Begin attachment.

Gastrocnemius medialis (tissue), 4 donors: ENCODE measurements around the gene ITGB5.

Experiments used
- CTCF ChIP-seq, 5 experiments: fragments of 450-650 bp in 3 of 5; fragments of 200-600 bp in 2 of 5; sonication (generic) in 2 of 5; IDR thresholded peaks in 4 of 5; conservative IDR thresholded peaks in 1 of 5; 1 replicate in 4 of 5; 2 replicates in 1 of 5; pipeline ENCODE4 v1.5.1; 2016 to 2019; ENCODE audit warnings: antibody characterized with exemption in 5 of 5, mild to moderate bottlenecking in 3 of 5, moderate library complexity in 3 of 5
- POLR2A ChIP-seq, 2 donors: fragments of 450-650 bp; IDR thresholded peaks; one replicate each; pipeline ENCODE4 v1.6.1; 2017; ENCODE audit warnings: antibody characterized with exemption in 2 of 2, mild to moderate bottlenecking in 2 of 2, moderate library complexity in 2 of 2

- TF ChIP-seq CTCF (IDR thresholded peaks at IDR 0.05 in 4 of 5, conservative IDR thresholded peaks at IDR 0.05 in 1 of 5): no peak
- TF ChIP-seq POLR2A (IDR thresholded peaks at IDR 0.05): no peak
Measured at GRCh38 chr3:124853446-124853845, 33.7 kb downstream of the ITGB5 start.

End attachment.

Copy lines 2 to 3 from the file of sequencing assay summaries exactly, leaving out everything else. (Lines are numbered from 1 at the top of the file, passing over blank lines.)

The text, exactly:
Experiments used
- CTCF ChIP-seq, 5 experiments: fragments of 450-650 bp in 3 of 5; fragments of 200-600 bp in 2 of 5; sonication (generic) in 2 of 5; IDR thresholded peaks in 4 of 5; conservative IDR thresholded peaks in 1 of 5; 1 replicate in 4 of 5; 2 replicates in 1 of 5; pipeline ENCODE4 v1.5.1; 2016 to 2019; ENCODE audit warnings: antibody characterized with exemption in 5 of 5, mild to moderate bottlenecking in 3 of 5, moderate library complexity in 3 of 5